A lot of people experiment with adding more spices to the ketchup or relish or get a special kind of mustard, but that will greatly limit your customers to those that prefer your ‘special taste’. Your objective should be to perfect the simple taste. Yes, we come back to the simplicity clause again.
One trick that I learned down the road is that rather than spending too much on big brands or expensive alternatives for mustard or ketchup, I could greatly increase the quality of the taste by purchasing better quality buns and hotdogs. As it turns out, mustard is just mustard, and hardly many people ask for ketchup anyway. As for relish, unless you are serving Chicago style, a decent quality relish would do the trick. Again, experiment with a few sauces before you find a quality product at a decent price.
As for hotdogs, the most expensive aren’t always the best, and the cheapest wouldn’t necessarily save you the most money. Low priced hotdogs have high contents of fat that can easily burn and turn a dark brown and while they are still servable, the chances are they wouldn’t really go well with your customers.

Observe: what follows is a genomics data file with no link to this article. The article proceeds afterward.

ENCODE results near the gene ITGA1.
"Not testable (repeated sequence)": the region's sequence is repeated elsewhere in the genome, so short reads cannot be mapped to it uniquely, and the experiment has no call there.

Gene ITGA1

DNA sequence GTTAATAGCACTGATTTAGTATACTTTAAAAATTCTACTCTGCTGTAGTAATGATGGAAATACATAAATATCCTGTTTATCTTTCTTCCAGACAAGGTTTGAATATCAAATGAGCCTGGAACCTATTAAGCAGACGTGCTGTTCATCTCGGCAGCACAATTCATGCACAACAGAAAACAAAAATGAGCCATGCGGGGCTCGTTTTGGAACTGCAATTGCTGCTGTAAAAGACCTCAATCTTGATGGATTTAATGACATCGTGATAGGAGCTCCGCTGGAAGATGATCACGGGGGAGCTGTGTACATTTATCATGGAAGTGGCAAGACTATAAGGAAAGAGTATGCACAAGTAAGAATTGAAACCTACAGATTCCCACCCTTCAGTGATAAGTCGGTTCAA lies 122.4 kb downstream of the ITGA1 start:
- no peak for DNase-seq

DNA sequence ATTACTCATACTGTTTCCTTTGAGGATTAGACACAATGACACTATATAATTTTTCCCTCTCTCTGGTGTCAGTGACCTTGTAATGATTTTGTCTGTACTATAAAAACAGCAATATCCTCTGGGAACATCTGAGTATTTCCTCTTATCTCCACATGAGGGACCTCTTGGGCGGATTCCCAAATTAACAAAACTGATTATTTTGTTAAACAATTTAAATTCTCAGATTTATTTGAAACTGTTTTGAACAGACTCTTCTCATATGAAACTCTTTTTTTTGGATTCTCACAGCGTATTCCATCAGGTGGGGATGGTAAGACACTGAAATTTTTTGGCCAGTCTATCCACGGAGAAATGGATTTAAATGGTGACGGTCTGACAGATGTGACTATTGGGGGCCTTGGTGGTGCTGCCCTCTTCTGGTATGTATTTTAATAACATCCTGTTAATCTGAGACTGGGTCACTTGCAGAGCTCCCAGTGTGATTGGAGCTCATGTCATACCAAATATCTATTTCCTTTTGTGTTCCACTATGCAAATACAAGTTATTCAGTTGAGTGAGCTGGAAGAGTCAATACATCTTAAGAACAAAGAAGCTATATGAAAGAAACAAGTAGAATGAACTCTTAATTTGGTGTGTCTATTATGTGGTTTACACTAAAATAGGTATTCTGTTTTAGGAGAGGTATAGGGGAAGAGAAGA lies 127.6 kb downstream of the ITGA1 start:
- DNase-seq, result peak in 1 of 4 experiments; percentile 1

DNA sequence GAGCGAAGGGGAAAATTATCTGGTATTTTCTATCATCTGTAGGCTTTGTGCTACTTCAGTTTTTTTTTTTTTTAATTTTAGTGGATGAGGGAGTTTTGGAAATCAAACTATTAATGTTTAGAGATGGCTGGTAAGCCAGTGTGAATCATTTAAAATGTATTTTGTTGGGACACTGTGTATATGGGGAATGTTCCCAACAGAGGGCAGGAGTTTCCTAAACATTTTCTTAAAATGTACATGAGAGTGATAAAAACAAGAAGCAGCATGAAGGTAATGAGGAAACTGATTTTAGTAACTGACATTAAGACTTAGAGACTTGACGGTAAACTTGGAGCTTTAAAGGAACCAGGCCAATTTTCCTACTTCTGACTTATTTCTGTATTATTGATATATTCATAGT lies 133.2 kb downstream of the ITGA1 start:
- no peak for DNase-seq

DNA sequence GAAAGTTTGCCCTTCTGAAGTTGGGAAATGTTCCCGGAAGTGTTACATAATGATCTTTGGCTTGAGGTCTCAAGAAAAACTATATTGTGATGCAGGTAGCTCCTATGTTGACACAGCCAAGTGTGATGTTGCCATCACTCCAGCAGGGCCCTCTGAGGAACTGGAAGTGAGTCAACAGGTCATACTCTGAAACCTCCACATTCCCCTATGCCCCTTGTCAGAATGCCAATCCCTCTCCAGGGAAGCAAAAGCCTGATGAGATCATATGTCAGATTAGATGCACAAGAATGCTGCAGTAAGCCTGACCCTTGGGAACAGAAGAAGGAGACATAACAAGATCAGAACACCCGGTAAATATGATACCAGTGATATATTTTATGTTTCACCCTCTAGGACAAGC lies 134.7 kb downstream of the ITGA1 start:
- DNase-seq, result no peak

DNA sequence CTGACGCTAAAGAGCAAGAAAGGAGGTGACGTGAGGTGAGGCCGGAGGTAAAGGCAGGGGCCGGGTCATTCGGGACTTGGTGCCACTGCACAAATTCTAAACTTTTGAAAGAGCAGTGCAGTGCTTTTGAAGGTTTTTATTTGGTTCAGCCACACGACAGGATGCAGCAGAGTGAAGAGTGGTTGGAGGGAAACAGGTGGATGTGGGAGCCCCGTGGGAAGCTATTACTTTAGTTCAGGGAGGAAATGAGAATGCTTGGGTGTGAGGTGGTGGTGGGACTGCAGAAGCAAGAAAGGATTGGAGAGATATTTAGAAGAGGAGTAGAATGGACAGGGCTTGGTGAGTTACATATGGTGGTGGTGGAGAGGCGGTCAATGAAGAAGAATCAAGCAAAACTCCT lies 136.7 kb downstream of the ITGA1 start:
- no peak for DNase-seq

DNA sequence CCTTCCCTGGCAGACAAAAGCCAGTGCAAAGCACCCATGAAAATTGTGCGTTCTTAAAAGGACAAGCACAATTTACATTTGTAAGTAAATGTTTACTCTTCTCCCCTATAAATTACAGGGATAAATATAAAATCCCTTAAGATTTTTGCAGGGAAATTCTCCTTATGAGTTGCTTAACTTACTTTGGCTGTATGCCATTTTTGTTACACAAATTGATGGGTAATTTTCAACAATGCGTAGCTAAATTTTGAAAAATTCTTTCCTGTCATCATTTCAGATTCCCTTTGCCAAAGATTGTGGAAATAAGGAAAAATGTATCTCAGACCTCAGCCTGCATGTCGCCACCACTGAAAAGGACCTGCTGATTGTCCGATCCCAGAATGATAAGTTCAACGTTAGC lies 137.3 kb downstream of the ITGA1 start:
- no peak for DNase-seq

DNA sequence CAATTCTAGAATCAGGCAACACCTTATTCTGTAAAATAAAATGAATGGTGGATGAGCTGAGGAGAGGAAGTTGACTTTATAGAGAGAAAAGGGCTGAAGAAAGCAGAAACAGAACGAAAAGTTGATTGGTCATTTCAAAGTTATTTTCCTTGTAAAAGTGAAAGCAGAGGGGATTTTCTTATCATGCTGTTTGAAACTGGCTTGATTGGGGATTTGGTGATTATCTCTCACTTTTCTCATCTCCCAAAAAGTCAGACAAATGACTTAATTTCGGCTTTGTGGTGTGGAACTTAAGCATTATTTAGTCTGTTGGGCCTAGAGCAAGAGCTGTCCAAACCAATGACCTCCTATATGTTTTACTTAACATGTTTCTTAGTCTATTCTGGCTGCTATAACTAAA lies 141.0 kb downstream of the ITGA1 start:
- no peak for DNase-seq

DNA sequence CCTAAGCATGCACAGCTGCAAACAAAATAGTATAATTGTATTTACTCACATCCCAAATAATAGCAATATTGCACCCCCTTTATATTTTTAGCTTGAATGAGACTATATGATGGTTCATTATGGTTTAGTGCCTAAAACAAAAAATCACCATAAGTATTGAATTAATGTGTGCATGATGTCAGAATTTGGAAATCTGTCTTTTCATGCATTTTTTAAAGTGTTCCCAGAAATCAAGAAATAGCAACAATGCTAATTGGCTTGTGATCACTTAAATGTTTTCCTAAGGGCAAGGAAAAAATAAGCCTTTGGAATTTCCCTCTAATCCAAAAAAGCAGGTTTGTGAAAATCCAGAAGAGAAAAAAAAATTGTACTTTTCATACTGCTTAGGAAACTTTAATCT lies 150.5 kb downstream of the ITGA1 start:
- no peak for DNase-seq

Next come the buns. The good thing about buns and hotdogs is that you don’t necessarily need a branded product, as the customer would never really see the brand name. However, a customer will easily identify poor quality. Look for buns that will hold up better in the steamers; again experiment with a few products until you find the right one.